As much as I espouse an easygoing approach to all things food related and try to promote creativity and substitutions whenever possible, I have to admit this tendency does not carry over to all aspects of my lifestyle – or even to all my views on things culinary. In fact, there are certain things about which I’m downright pernickety.
For instance, I adore having the right tool for a job. Even though I know that there are a million and one ways to zest a lemon, having the proper tool suited for the end result is a joy. A good chef's knife is your best friend. A well-shaped olive wood spoon makes stirring risotto a pleasure. The same holds true for servingware - you must admit that your gorgeous soba noodle soup is all the more stunning when served in a bowl shaped for optimal slurping. We have shelves in our basement devoted to my inability to say no to the “perfect” vessel.
I am a sucker for organization. Send me to a kitchen store, a craft store or even a stationer; I will happily troll the aisles for containers and caddies, labels and all things compartmentalized. I’ve actually spent time imaging all the things I could organize if I had the proper space and resources – oh how gorgeous my closets could be. I have even been known to have a moment of excitement over a new size of Tupperware. I can’t help it; it’s an obsession.
These two compulsions bring me to the granddaddy of them all — my love of lists. S has had to come to accept and respect my incessant hording of tiny slips of paper, each covered in cryptic notes and itemized records that usually only make sense to me. Maybe this harkens back to my childhood need to overachieve (gold stars were like ambrosia to me), but going through an orderly list and checking off items as they are completed gives me an incomparable sense of accomplishment.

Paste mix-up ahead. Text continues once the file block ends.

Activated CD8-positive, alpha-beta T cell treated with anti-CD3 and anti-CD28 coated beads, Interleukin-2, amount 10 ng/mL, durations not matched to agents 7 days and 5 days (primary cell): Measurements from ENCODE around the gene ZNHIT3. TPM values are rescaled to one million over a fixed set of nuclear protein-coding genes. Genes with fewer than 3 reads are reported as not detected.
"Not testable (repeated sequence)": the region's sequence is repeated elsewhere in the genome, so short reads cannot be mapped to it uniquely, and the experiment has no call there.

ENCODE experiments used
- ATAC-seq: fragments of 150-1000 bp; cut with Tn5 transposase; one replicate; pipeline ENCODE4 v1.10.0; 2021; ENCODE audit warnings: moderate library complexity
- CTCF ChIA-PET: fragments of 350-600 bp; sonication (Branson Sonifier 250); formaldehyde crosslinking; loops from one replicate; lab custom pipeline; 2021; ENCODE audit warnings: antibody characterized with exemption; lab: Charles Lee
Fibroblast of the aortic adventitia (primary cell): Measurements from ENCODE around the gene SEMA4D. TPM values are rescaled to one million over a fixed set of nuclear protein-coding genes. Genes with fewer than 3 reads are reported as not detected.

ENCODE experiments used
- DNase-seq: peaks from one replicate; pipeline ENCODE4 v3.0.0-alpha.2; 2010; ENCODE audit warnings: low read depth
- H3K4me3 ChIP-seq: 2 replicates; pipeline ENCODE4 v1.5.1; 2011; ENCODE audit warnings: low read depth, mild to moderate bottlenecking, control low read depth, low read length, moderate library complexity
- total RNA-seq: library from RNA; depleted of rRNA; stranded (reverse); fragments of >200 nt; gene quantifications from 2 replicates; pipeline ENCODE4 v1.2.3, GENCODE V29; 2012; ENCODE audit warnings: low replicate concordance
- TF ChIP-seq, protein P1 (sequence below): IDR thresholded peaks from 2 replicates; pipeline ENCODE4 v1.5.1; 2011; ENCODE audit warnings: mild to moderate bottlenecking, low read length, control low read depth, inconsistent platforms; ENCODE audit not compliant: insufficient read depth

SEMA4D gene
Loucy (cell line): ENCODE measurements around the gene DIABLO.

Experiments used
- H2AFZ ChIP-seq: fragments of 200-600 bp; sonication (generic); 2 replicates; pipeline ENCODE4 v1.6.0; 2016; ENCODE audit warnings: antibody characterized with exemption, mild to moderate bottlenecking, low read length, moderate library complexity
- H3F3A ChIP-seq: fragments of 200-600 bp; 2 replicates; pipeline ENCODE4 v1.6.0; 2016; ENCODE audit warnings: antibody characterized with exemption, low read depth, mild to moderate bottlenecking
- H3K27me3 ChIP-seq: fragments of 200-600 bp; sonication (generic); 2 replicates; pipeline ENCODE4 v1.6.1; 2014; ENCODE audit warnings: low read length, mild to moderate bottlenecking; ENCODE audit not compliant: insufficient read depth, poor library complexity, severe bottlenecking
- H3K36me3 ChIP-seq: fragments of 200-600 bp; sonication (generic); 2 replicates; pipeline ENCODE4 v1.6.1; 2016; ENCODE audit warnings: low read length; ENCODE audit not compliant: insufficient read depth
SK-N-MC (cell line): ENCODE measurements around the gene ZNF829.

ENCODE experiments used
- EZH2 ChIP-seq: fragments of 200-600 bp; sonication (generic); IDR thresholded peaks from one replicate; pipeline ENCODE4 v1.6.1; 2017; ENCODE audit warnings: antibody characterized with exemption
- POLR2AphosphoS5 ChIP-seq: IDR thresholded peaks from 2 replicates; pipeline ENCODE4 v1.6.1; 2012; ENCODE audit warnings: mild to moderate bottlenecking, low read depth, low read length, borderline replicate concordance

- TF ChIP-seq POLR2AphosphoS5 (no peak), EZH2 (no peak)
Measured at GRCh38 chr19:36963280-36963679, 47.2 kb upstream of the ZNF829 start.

I have lists for everything; for grocery lists, for errands, for Christmas presents, for correspondence, for books to read or topics to research … even the margins of my day planner are not safe from my scribbles.
I could go on, but I’m starting to scare myself.
As of late, I’ve been thinking about two lists in particular. One I’ve had for years, and is added to rather frequently. This list contains names like The French Laundry and Babbo, Fat Duck and El Bulli … and items referring to Chubby Hubby’s dear wife S and her gorgeous dumplings, finding the perfect baguette, and most recently an entry devoted to the idea of convincing Melissa and Clement that a macaron tasting tour of Paris with Michèle is exceedingly necessary. This list chronicles my food fantasies – dishes I want to try, places I long to visit and people I would adore the opportunity to meet.
The second list is much more tailored to my own little kitchen. This one details 50 or so items that make up my running tally of dishes I believe I should attempt to make at least once in my life, or recipes to master. Some are dishes I consider classics, while others are ones that have piqued my interest. Examples include:
8. Bake a quintessential yellow cake with chocolate frosting – think of what Wally and the Beave would have had with a cold glass of milk after school.
17. Make puff pastry and croissant dough from scratch.
21. Perfect my roast chicken recipe.
35. Invite Mom and Dad over for an Indian meal that knocks their socks off.
46. Make French fries at home, and decide once and for all where I stand on the “skinny frites vs. fat chips debate.”